Eric Clapton Looks Back at His Blues Roots In his new autobiography, Eric Clapton tells the story of his professional rise and his personal battles with substance abuse. In the first of a two-part interview, Clapton remembers the blues greats that influenced him as a young guitarist.
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Eric Clapton Looks Back at His Blues Roots

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Eric Clapton Looks Back at His Blues Roots

Eric Clapton Looks Back at His Blues Roots

Eric Clapton Looks Back at His Blues Roots

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Legendary guitarist Eric Clapton is the author of a new autobiography. Norman Watson hide caption

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Norman Watson

Legendary guitarist Eric Clapton is the author of a new autobiography.

Norman Watson

Clapton's Early Influences

Whoopin' the Blues

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Eric Clapton is shown here in New York in 1967, when he was a member of the band Cream. Michael Ochs Archives/Getty Images hide caption

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Eric Clapton is shown here in New York in 1967, when he was a member of the band Cream.

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Excerpt: 'Clapton'

Cover of 'Clapton'

In this excerpt, Eric Clapton writes about his first electric guitar, which he got as a teenager.

The electric guitar I chose was one I had had my eye on in the window of Bell's, where we had got the Hoyer. It was the same guitar I had seen Alexis Korner playing, a double-cutaway semi-acoustic Kay, which at the time was a quite advanced instrument, although essentially, as I later learned, it was still only a copy of the best guitar of the day, the Gibson ES-335. It was cut away on both sides of the neck to allow easy access up the neck to the higher frets. You could play it acoustically, or plug it in and play electric. The Gibson would have cost over a hundred pounds then I think, well beyond our reach, while the Kay cost only ten pounds, but still seemed quite exotic. It captured my heart. The only thing that wasn't quite right with it was the color. Though advertised as Sunburst, which would have been a golden orange going to dark red at the edges, it was more yellowy, going to a sort of pink, so as soon as I got it home, I covered it with black Fablon.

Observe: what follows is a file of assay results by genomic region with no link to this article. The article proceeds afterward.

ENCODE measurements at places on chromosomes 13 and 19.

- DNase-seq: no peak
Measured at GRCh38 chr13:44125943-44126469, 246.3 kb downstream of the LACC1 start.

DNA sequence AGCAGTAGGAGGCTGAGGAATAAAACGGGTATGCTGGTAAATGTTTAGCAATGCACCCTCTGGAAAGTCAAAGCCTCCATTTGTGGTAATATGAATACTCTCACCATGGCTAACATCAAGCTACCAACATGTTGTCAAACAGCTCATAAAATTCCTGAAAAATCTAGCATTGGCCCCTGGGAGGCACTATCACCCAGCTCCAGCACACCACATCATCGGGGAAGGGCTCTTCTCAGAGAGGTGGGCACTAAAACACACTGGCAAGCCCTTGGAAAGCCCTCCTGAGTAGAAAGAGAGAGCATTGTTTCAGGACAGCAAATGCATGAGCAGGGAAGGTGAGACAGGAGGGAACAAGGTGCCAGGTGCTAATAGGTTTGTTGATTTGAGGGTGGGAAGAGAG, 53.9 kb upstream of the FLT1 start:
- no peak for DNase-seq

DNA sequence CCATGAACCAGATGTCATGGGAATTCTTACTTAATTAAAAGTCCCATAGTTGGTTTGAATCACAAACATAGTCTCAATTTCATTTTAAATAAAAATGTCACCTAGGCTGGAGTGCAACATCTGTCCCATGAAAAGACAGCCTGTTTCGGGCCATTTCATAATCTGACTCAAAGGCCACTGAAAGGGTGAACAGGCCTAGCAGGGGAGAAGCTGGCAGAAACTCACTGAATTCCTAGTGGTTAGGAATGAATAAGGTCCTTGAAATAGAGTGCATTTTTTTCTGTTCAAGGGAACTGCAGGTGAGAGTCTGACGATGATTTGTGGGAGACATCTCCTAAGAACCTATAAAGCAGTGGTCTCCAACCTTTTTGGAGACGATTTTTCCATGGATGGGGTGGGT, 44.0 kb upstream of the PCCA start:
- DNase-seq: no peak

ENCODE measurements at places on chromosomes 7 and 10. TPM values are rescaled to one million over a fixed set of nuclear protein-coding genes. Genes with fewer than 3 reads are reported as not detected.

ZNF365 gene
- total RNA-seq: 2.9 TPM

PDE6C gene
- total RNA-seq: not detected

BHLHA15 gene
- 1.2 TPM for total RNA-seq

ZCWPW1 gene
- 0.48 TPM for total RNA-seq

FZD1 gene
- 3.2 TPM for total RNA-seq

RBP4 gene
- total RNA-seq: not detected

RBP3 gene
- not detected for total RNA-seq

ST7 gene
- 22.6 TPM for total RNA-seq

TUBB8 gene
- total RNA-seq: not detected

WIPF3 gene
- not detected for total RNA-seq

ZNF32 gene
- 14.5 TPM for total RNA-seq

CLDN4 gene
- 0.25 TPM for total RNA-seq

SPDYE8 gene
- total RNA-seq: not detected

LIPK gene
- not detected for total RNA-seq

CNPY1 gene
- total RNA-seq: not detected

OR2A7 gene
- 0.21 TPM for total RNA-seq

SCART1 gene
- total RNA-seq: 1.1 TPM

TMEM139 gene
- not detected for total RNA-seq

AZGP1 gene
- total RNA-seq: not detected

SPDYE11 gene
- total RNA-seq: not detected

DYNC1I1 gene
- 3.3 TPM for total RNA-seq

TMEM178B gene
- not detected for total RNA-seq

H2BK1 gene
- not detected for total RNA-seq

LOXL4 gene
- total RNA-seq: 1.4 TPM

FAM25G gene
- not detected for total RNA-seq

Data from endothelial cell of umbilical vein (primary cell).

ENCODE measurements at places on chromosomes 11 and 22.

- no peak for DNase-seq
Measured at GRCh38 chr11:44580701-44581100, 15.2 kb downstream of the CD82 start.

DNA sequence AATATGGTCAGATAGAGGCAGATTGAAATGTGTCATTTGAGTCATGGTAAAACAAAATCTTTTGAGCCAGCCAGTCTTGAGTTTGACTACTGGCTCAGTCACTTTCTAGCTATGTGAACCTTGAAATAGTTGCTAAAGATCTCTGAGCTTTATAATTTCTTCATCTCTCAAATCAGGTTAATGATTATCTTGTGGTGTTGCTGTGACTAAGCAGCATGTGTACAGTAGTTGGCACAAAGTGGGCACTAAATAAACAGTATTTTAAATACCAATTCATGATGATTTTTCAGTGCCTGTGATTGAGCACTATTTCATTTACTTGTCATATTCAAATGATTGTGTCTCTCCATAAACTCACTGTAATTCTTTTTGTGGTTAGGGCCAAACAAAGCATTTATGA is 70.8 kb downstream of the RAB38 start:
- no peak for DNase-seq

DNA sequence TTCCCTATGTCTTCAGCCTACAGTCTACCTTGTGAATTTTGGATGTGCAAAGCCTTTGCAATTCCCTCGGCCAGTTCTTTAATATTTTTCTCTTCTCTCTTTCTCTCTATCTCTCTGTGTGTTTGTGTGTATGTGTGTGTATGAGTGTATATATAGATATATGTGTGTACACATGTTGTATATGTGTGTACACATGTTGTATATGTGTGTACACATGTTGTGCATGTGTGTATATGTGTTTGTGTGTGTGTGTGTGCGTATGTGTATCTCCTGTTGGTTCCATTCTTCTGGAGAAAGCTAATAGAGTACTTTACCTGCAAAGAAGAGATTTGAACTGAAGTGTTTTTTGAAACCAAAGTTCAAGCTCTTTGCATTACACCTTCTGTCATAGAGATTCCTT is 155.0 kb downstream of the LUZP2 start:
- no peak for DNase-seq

Much as I loved this guitar, I soon found out that it wasn't that good. It was just as hard to play as the Hoyer, because again, the strings were too high off the fingerboard, and, because there was no truss rod, the neck was weak. So after a few months' hard playing, it began to bow, something I had to adapt to, not having a second instrument. Something more profound also happened when I got this guitar. As soon as I got it, I suddenly didn't want it anymore. This phenomenon was to rear its head throughout my life and cause many difficulties.

We hadn't bought an amplifier, so I could only play it acoustically and fantasize about what it would sound like, but it didn't matter. I was teaching myself new stuff all the time. Most of the time I was trying to play like Chuck Berry or Jimmy Reed, electric stuff, then I sort of worked backward into country blues. This was instigated by Clive, when out of the blue he gave me an album to listen to call King of the Delta Blues Singers, a collection of seventeen songs recorded by bluesman Robert Johnson in the 1930s. I read in the sleeve notes that when Johnson was auditioning for the sessions in a hotel room in San Antonio, he played facing the corner of the room because he was so shy. Having been paralyzed with shyness as a kid, I immediately identified with this.

At first the music almost repelled me, it was so intense, and this man made no attempt to sugarcoat what he was trying to say, or play. It was hard-core, more than anything I had ever heard. After a few listenings I realized that, on some level, I had found the master, and that following this man's example would be my life work. I was totally spellbound by the beauty and eloquence of songs like "Kindhearted Woman," while the raw pain expressed in "Hellhound on My Trail" seemed to echo things I had always felt.

I tried to copy Johnson, but his style of simultaneously playing a disjointed bass line on the low strings, rhythm on the middle strings, and lead on the treble strings while singing at the same time was impossible to even imagine. I put his album to one side for a while and began listening again to other players, trying to form a style. I knew I could never reach the standards of the original guys, but I thought that if I kept trying, something would evolve. It was just a question of time and faith. I began to play things I had heard on the record, but to add my own touches. I would take the bits that I could copy from a combination of the electric blues players I liked, like John Lee Hooker, Muddy Waters, and Chuck Berry, and the acoustic players like Big Bill Broonzy, and amalgamate them into one, trying to find a phraseology that would encompass all these different artists. It was an extremely ambitious undertaking, but I was in no hurry and was convinced I was on the right track, and that eventually it would come.

Excerpted from Clapton by Eric Clapton Copyright (c) 2007 by E.C. Music Limited. Reprinted by permission of Broadway Books, a division of the Doubleday Broadway Publishing Group of Random House, Inc.

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